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Thyroid Incidentalomas: Management Approaches to Nonpalpable Nodules Discovered Incidentally on Thyroid Imaging

Gerry H. Tan, MD; and Hossein Gharib, MD
[+] Article and Author Information

From the Mayo Clinic and Mayo Foundation, Rochester, Minnesota. Requests for Reprints: Hossein Gharib, MD, Mayo Clinic, 200 First Street Southwest, Rochester, MN 55905. Current Author Addresses: Drs. Tan and Gharib: Division of Endocrinology, Metabolism, and Internal Medicine, Mayo Clinic and Mayo Foundation, 200 First Street Southwest, Rochester, MN 55905.


Copyright ©2004 by the American College of Physicians


Ann Intern Med. 1997;126(3):226-231. doi:10.7326/0003-4819-126-3-199702010-00009
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Background: The introduction of highly sensitive imaging techniques has made it possible to detect many nonpalpable nodules, or “incidentalomas,” in the thyroid. Discovery of these lesions raises concerns about their malignancy, but the optimal strategy for managing these lesions has not been clearly established.

Purpose: To review evidence about incidentalomas, including prevalence and risk for malignancy, and to provide recommendations for their evaluation and treatment.

Data Sources: Literature searches for relevant articles published in the past 15 years in major English-language medical journals, review of selected articles published before this period, and reviews of bibliographies in textbooks.

Study Selection: Three studies on autopsy findings, 11 studies on ultrasonographic findings, and other reports on nonpalpable thyroid nodules were included.

Data Extraction: Data on the prevalence of nodules on autopsy and in ultrasonographic series, palpation compared with ultrasonography, the risk for malignancy in nodules found in irradiated glands, the natural history of thyroid nodules, and the prevalence of occult cancer were collated and reviewed.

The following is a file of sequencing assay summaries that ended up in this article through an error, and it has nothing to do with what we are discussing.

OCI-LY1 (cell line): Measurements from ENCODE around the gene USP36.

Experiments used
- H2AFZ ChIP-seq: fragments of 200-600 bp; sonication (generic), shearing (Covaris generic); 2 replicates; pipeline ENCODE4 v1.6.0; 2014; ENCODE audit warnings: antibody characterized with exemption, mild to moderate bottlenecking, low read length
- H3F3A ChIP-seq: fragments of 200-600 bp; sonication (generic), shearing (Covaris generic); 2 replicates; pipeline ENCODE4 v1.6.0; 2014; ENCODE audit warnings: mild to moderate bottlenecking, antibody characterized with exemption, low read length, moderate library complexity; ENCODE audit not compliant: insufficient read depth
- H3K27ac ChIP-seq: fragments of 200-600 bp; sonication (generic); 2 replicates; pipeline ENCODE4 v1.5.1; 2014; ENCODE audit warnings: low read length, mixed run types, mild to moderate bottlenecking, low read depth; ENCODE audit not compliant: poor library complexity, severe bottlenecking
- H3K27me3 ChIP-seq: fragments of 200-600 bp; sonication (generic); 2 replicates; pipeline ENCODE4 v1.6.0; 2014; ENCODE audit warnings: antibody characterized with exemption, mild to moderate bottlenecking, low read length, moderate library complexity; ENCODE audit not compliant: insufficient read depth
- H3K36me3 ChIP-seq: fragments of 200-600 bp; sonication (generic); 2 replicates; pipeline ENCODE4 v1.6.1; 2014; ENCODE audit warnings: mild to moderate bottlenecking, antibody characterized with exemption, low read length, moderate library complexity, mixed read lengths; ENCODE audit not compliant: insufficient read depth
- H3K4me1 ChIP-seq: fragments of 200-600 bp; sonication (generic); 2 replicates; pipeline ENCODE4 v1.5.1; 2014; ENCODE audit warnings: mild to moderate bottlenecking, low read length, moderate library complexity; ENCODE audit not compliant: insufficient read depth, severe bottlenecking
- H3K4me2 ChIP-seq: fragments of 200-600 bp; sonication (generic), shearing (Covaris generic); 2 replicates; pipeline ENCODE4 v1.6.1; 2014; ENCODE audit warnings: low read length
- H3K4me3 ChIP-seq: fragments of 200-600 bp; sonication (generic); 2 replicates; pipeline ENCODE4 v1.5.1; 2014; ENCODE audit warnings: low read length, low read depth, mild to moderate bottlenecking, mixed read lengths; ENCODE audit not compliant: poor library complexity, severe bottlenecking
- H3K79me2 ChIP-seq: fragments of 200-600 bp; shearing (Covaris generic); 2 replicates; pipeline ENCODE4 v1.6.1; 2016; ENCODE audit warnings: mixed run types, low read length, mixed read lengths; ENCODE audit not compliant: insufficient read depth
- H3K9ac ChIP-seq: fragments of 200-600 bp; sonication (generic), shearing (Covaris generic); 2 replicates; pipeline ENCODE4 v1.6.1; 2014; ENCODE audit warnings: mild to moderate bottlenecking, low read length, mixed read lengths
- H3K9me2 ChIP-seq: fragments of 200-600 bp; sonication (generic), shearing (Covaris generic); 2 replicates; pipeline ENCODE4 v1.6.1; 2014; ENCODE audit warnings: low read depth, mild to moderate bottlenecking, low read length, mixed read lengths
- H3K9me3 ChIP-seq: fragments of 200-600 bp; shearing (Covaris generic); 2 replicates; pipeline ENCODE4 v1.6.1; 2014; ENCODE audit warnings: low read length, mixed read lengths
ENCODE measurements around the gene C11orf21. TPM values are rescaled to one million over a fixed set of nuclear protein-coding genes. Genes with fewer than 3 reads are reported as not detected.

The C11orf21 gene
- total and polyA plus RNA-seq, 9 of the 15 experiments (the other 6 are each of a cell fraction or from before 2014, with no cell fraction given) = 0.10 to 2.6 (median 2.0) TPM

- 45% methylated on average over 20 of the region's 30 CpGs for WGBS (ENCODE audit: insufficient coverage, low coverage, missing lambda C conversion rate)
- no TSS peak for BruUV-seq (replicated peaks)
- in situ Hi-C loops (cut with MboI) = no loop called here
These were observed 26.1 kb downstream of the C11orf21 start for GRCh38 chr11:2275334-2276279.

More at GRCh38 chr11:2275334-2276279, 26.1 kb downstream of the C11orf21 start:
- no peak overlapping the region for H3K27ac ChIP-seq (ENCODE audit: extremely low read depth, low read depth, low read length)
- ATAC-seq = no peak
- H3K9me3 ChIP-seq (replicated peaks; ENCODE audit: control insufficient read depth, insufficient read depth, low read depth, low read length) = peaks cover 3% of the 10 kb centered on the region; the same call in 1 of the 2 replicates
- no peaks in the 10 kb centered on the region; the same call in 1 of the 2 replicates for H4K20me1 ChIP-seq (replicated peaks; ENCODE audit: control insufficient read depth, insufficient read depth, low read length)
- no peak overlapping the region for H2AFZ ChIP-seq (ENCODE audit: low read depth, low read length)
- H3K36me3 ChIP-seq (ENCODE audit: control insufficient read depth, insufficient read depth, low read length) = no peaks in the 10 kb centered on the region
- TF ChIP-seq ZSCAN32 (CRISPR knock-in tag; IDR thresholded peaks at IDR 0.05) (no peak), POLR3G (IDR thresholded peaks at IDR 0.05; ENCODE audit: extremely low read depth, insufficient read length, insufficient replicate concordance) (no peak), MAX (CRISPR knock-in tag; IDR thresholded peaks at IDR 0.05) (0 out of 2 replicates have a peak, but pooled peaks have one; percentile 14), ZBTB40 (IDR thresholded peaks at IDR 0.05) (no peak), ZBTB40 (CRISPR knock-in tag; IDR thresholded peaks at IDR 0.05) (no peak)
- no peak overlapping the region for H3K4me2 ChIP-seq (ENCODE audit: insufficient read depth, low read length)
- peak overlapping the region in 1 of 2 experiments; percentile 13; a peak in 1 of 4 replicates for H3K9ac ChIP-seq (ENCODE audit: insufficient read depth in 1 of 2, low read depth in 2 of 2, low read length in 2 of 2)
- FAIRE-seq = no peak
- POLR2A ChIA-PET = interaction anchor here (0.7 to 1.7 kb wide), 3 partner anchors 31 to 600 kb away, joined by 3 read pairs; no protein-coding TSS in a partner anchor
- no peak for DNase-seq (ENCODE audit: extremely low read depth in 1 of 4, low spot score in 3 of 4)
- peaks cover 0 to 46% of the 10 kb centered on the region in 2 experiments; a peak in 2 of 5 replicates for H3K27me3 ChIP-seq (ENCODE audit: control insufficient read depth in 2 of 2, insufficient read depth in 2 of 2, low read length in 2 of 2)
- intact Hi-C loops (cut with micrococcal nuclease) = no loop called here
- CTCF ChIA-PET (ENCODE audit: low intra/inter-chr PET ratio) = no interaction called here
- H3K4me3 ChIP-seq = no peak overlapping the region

Data Synthesis: Prevalence of thyroid incidentalomas estimated from autopsy studies ranges from 30% to 60%. Studies comparing clinical palpation with thyroid imaging show a prevalence of 13% to 50%. Prospective studies of randomly selected patients have reported a prevalence of 19% to 67%. The risk for malignancy in asymptomatic nodules found in nonirradiated glands is 0.45% to 13% (mean ±SD, 3.9% ± 4.1%).

Conclusions: High-resolution ultrasonography is sensitive and capable of detecting many small, nonpalpable thyroid nodules. Most of these lesions are benign. For most patients with nonpalpable nodules that are incidentally detected by thyroid imaging, simple follow-up neck palpation is sufficient.

Figures

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Figure 1.
Algorithm outlining an approach to thyroid incidentalomas.[42]

In patients who have a history of exposure to radiation during childhood or those who have ultrasonographic features that suggest malignancy, fine-needle aspiration biopsy should be done. Lesions that are proven to be malignant on biopsy should be treated surgically; a finding of benign nodules should be followed up by palpation at 6 months and annually thereafter. For patients who have nodules that are smaller than 1.5 cm in diameter or that have a benign appearance on ultrasonography, annual neck palpation is sufficient. Routine imaging for patients who have a history of radiation exposure is not recommended; a “no scan-reexamine” strategy is preferable.

Grahic Jump Location

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